P175 Low relapse rates after biologic therapy discontinuation in a large real life cohort of IBD patients with initial severe disease: do biologics alter the natural history of disease?

Banerjee, R.(1);Pal, P.(1);Akki, Y.(1);Adigopula, B.(1);Reddy, D.N.(1);

(1)Asian Institute of Gastroenterology, Gastroenterology, Hyderabad, India;


Discontinuation of biologic therapy has been associated with high risk of relapse. However indefinite biologic therapy is often not feasible in low resource settings of the developing countries where tuberculosis (TB) is endemic and cost is prohibitive. There is very limited data on the course of disease after stopping biologics from this region. We analysed the predictors of relapse including the rate and severity post withdrawal of biologics in a large real-world cohort of patients from India.


Prospectively collected data of consecutive patients treated with biologics from the IBD registry of a large tertiary care centre from India was analyzed. Demographic and disease characteristics, reasons for biologic discontinuation and relapse rate and severity post withdrawal including its management were analyzed. Cox proportional hazard analysis was done to identify predictors of relapse.


403 patients (Median age-35 yrs, range 6-75, 62.5% male, 58% Crohn’s disease:CD, 42% Ulcerative colitis:UC) received biologics for moderate-severe disease (steroid dependent or with complications) with a median follow up of 23 months (IQR-7-48 m, range- 3-228 m). 274 patients (68%) discontinued biologics. 77(28 %) were primary or secondary non-responders. 65 (24%) stopped due to financial constraints. 98 (36%) stopped after clinical and/or endoscopic remission. The other reasons included TB reactivation 8 (2.6%), non-TB infection-5 (2%); infusion reactions: 4 (1.5%); non compliance 14 (5%), aggravated psoriasis 2(1%) and death(1).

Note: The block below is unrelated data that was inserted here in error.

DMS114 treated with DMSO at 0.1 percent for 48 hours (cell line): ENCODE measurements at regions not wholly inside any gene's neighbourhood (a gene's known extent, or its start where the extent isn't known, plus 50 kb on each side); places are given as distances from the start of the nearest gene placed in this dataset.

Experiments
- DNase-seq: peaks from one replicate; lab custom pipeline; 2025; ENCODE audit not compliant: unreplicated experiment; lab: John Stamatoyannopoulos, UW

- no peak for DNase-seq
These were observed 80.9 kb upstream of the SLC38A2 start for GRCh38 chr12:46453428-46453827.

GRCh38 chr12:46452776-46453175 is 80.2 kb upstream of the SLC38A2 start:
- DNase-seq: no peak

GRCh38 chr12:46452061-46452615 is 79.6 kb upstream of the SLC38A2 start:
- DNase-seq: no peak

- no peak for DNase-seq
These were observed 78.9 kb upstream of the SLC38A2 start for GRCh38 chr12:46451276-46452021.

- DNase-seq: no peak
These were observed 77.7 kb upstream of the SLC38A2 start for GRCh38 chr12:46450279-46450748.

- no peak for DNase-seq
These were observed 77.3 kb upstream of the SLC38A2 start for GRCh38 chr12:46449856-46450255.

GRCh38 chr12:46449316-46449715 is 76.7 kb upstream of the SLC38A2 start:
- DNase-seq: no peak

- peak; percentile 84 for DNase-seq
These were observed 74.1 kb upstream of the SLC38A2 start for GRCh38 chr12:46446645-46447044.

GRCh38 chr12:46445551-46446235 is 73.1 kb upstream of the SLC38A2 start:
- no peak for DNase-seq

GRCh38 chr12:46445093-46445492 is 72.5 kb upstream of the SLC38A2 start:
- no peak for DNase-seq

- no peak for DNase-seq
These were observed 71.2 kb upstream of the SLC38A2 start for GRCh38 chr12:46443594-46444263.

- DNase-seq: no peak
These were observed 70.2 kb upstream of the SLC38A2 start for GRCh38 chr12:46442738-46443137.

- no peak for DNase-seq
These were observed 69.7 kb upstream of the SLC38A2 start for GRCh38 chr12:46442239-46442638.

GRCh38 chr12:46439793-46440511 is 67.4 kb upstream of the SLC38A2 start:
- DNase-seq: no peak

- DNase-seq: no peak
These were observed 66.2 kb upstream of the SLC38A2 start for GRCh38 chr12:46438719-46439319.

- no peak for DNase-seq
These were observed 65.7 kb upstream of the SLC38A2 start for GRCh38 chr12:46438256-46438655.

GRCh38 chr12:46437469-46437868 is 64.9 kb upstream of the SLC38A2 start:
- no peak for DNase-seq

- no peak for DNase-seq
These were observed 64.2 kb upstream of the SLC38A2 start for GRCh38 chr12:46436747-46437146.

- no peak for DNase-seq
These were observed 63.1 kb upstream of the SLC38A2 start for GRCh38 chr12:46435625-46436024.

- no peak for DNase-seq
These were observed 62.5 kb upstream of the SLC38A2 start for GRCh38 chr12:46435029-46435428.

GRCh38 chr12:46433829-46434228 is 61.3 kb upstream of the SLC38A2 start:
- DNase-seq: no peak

87/274 (32%) relapsed after stopping biologics. 187/274 (68%) were in remission over a median follow up of 24 months (IQR: 10-51 months). 52/87(60%) relapsed in first year and 67/87(77%) in 2 years. Most relapses were mild and responded to steroids 43 (49.4%) or re-treatment with biologics 34 (39%). 10 patients (11%) needed surgery. On Cox proportional hazard analysis, perianal/fistulizing disease (HR-2.03, 95% CI-1.1-3.8, p=0.027) and steroid dependent/resistant disease (HR-1.79, 95% CI-1.1-2.9, p=0.019) were associated with a higher risk of relapse after withdrawal of therapy. Patients who stopped after clinical and endoscopic remission had lower likelihood of relapse after biologics discontinuation(HR-0.48, 95% CI-0.29-0.80, p=0.005).


The relapse rates on discontinuation of biologic therapy was low in patients with clinical and endoscopic remission particularly in non-fistulizing, disease. Most relapses were mild.  Majority of the patients with an initial severe disease had a milder course post withdrawal of biologic therapy suggesting that biologics could alter the natural course of the disease. Further multi-centre and long term studies are warranted.